British Civil Aviation in 1919 - Part 1
No.2 (Communications) Squadron start regular passenger and mail services between London and Paris, mainly to benefit the peace conference held at Versailles.
13 December - 16 January
Squadron Leader Maclaren, Lieutenant R. Halley and others begin the first flight from England to India, flying in a Handley Page V/1500 heavy bomber. They arrive in Delhi on January 16th having flown via Rome and Baghdad.
Aircraft Transport & Travel Ltd (AT&T) start an express parcel air-service between Folkestone and Ghent, to carry food, clothing and military resources to Belgium.
The Department of Civil Aviation is established.
Short's airship factory at Cardington is nationalised and renamed the Royal Airship Works.
The Vickers Vimy Commercial aircraft makes its first flight.
The North Sea Aerial Navigation Company is formed as a domestic airline, using surplus military Blackburn RT1 Kangaroo Torpedo Bombers. Each aircraft can carry seven passengers, flying between Hounslow and Leeds.
Civil flying in Britain is formally restored with the issue of Air Navigation Regulations 1919, which authorise civil flying from 1 May.
The Duke of York (later King George VI) becomes the first United Kingdom Royal pilot when he begins instruction at Waddon Aerodrome, where his instructor, Lieutenant Coryton, recorded that the Duke showed little aptitude for flying.
The de Havilland DH16 four-seater passenger airliner enters service with Aircraft Transport & Travel and flys to Amsterdam in July for a demonstration at the Dutch First Air Traffic Exhibition.
Harry Hawker and Lieutenant Commander K.F. Mackenzie-Grieve attempt a non-stop transatlantic flight between Newfoundland and the United Kingdom. They land on the sea the following day, approximately 1,000 miles east of Newfoundland and are picked up by a Danish vessel. The Daily Mail Newspaper rewards them £5,000 for their attempt.
Avro Civil Aviation Service begins the first domestic airline service in Britain, offering daily flights between Manchester, Southport and Blackpool. The service lasts 4 months.
British Airline Daimler Air Hire is established and later becomes known as Daimler Airway.
Handley Page Transport establishes its first service, flying between Cricklewood and Bournemouth.
Captain J. Alcock and Lieutenant A. Whitten Brown make the first non-stop crossing of the Atlantic, flying in a Vickers Vimy bomber from St. John's in Newfoundland to Clifden in County Galway in Ireland. After a total flying time of 16 hours 27 minutes they crash land in a bog at Clifden Station, mistaking soft ground for hard. Both Alcock and Brown are Knighted for their achievement.
Gordon Selfridge, founder of the Selfridge's department store in Oxford Street in London, becomes the first businessman to charter an aeroplane exclusively for business use. He hires a de Havilland DH9 from Aircraft Transport & Travel, for an urgent trip to Dublin. Leaving Hendon after lunch, he arrives at RAF Baldonnel 3 hours 15 minutes later.
London's first airport, Hounslow Heath is completed and opens for business. The airport includes a Customs hall and a de Havilland DH9 of Aircraft Transport & Travel makes the first flight.
Airship R34 makes the first airship crossing of the Atlantic, flying from East Fortune in Scotland to New York.
Airship R34 leaves Mineola in New York for Norfolk in England and arrives 5 days later, having made the first two-way crossing of the Atlantic.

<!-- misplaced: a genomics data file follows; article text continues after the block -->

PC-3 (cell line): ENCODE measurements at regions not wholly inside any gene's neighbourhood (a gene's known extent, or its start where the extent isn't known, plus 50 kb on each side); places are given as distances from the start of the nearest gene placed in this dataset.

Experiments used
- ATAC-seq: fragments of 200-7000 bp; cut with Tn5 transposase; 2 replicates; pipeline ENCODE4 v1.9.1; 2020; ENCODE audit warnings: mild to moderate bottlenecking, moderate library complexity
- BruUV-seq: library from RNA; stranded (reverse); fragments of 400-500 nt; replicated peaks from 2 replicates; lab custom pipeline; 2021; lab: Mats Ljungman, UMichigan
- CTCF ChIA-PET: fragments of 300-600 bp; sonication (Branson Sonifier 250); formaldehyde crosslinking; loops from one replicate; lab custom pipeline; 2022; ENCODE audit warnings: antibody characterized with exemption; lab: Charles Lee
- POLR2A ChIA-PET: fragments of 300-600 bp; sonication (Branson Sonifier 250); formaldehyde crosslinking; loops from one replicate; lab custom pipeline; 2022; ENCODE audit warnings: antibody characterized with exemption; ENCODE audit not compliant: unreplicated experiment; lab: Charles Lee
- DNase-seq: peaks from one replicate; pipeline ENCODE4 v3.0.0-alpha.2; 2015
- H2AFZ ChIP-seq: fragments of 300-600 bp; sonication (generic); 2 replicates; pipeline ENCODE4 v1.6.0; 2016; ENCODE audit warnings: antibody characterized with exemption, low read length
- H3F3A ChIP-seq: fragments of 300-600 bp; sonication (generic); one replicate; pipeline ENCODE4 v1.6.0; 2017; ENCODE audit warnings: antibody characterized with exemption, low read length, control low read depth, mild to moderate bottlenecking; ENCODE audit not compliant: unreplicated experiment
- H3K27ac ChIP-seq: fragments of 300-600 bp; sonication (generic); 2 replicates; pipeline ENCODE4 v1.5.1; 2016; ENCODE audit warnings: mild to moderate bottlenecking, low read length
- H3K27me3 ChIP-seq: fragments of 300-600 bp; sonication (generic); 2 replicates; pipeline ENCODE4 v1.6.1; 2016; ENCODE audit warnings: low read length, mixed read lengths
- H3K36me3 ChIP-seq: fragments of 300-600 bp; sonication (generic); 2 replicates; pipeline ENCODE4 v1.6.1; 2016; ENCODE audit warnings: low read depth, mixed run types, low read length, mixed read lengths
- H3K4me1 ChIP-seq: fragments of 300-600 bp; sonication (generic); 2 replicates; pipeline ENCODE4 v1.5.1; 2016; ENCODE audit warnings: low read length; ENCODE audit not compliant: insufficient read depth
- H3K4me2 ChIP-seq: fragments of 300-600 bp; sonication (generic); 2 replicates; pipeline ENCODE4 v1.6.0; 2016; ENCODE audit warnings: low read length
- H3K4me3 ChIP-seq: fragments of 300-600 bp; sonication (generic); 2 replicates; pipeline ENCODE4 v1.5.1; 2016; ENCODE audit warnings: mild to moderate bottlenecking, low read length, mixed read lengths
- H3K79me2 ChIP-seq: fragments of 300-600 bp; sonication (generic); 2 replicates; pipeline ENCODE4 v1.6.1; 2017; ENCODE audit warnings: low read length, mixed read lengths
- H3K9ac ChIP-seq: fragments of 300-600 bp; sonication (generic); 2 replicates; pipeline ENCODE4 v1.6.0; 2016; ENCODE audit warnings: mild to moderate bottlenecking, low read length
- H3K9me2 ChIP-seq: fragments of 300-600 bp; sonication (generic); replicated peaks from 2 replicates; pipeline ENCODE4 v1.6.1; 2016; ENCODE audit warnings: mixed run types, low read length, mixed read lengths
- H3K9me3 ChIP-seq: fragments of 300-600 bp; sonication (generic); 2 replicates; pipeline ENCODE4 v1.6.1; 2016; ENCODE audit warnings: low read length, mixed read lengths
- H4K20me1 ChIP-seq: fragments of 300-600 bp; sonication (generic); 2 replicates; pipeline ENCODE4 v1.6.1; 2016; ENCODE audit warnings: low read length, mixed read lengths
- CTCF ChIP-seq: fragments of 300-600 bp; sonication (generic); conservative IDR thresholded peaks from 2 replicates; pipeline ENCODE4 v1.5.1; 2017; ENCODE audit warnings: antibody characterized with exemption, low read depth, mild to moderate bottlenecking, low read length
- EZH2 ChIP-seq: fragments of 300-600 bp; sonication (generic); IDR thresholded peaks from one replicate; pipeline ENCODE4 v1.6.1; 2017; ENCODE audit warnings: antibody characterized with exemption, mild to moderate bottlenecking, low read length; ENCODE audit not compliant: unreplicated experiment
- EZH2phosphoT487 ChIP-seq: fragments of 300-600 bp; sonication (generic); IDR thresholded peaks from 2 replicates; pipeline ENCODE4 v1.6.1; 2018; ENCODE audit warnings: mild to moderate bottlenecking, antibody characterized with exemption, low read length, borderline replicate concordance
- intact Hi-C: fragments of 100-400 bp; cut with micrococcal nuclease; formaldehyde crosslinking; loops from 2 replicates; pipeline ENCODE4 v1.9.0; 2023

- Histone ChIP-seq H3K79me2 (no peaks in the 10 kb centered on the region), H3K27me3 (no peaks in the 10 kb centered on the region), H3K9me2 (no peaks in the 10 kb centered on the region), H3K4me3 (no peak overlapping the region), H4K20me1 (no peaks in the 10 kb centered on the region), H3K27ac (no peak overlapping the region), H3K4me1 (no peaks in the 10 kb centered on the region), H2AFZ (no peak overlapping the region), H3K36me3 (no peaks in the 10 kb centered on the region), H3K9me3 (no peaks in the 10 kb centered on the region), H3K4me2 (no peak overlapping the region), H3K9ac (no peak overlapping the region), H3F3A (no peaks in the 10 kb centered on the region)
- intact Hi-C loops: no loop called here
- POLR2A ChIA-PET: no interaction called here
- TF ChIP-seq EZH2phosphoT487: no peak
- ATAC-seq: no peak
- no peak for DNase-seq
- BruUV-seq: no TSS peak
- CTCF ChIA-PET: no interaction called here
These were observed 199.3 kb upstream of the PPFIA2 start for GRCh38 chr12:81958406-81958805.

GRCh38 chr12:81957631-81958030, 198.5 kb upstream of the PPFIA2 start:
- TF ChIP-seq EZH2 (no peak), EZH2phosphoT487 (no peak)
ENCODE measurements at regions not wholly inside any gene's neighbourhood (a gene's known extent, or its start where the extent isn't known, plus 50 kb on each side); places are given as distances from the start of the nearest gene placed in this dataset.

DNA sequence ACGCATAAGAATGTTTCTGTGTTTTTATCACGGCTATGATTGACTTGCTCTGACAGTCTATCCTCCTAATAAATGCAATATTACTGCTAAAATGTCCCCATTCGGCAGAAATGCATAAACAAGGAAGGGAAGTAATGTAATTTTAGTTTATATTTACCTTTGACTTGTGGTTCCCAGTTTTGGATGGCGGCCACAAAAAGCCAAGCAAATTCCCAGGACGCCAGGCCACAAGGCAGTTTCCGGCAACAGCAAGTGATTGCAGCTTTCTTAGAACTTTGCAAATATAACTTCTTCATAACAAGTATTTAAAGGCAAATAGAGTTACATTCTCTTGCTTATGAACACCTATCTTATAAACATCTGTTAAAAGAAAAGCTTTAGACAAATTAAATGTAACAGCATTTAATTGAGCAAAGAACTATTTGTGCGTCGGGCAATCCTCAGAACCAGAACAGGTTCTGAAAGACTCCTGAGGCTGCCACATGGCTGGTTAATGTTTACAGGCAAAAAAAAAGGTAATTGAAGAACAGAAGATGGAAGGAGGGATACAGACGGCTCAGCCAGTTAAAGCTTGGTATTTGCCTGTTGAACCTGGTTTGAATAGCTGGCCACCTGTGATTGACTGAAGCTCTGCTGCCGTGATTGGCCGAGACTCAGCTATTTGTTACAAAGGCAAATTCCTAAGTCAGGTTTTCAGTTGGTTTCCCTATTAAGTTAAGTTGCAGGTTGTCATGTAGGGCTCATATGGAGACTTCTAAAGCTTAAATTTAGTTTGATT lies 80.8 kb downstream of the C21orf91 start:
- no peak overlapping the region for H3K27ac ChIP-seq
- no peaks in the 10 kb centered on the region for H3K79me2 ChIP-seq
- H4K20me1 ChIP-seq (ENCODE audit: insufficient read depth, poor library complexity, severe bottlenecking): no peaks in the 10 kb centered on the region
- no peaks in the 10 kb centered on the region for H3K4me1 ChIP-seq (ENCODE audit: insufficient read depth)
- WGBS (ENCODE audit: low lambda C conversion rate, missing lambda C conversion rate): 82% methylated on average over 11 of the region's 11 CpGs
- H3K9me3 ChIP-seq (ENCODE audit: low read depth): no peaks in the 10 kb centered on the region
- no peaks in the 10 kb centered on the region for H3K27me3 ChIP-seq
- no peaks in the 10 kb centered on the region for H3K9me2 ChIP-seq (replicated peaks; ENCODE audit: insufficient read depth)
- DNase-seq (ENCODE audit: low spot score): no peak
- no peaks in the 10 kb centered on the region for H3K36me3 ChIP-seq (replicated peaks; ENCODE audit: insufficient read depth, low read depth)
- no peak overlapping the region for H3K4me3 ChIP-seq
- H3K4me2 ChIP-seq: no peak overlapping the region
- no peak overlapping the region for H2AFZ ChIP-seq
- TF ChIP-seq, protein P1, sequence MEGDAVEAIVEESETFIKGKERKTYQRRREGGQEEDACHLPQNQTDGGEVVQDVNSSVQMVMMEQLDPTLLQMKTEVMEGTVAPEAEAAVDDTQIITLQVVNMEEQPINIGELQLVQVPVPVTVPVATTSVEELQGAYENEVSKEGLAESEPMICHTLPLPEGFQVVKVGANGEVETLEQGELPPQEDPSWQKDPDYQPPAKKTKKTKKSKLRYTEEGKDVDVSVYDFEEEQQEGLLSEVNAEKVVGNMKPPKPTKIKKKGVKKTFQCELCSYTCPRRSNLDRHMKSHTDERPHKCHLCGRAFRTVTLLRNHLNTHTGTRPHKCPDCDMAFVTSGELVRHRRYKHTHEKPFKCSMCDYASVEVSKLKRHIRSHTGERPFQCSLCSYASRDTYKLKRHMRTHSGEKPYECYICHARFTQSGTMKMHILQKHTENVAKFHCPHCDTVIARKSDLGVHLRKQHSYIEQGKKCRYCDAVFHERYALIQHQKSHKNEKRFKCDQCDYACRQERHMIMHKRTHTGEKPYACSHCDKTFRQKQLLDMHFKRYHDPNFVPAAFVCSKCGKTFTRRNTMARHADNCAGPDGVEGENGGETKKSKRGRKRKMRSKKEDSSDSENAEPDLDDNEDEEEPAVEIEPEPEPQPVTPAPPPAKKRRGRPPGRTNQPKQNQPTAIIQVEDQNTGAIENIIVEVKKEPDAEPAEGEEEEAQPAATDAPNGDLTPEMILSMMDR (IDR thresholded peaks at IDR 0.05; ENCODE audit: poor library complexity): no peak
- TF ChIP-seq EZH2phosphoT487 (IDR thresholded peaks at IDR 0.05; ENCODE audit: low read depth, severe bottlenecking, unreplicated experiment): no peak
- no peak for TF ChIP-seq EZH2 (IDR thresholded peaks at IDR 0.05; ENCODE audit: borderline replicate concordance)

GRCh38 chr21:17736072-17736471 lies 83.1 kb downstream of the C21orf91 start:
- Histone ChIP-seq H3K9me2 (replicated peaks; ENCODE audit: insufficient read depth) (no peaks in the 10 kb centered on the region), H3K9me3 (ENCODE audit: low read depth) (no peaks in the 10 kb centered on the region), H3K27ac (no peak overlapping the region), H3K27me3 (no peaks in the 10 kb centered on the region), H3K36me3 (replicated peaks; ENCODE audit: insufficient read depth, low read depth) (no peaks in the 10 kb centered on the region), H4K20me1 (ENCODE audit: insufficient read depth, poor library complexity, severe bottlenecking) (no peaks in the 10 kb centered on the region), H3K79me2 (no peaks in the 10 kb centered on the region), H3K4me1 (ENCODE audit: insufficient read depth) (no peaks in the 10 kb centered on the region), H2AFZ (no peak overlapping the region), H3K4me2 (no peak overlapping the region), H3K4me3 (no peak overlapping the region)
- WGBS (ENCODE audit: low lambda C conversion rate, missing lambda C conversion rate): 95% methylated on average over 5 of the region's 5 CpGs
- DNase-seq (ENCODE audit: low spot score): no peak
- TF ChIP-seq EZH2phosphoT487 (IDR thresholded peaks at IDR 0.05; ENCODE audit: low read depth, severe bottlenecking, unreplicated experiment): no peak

Airport Transport and Travel undertakes an experimental airline flight to Le Bourget in France.
A de Havilland DH16 belonging to Aircraft Transport and Travel begins the world's first scheduled daily international airline service, flying from Hounslow to Le Bourget in France.
Handley Page Transport makes a Press flight from Hounslow to Le Bourget in France, using an 0/7 ten passenger airliner, with regular services beginning later, on 2 September.
Handley Page Transport carries the first two women to fly on an airline service, between England and France.
London to Paris services by No.2 (Communications) Squadron are discontinued after a total of 749 flights.
Handley Page Transport begins a regular London to Paris airline service.
Airship R33 returns from a 20 hour trip over Belgium and the Netherlands, during which the luxurious facilities of the airship are demonstrated. During the flight, a five-course lunch is served and a ship's newspaper is published.
Supermarine Aviation Company inaugurates a flying boat service to Le Havre.
British Aerial Transport inaugurates a short-lived domestic airline service between London and Birmingham, and a London to Amsterdam service is also flown for a short time.
The first purpose built civil airliner, BAT FK26, enters service and flies from Hendon to Amsterdam.
The first airline meals are served by Handley Page Transport, when passengers are offered a pre-packed lunch-box, costing 3 shillings, on their London to Paris service.
The first company executive aircraft enters service. S. Instone & Company (shipping line) operate the de Havilland DH4A from Hounslow to Cardiff and Hounslow to Paris.
Air Transport & Travel begin regular airmail services by between Hounslow and Paris. The service is available at a rate of 2s 6d an ounce, but the cost deters many users and only 45 letters per day are delivered during the first few weeks.
The Handley Page W8 is introduced on the London to Paris route and becomes the first civil airliner with a lavatory to be used on a regular passenger service.
Sir John Alcock, who made the first non-stop transatlantic airplane flight on 14-15 June, is killed in a flying accident at Rouen in France, while flying the Vickers Viking amphibian aircraft to the Paris Air Show.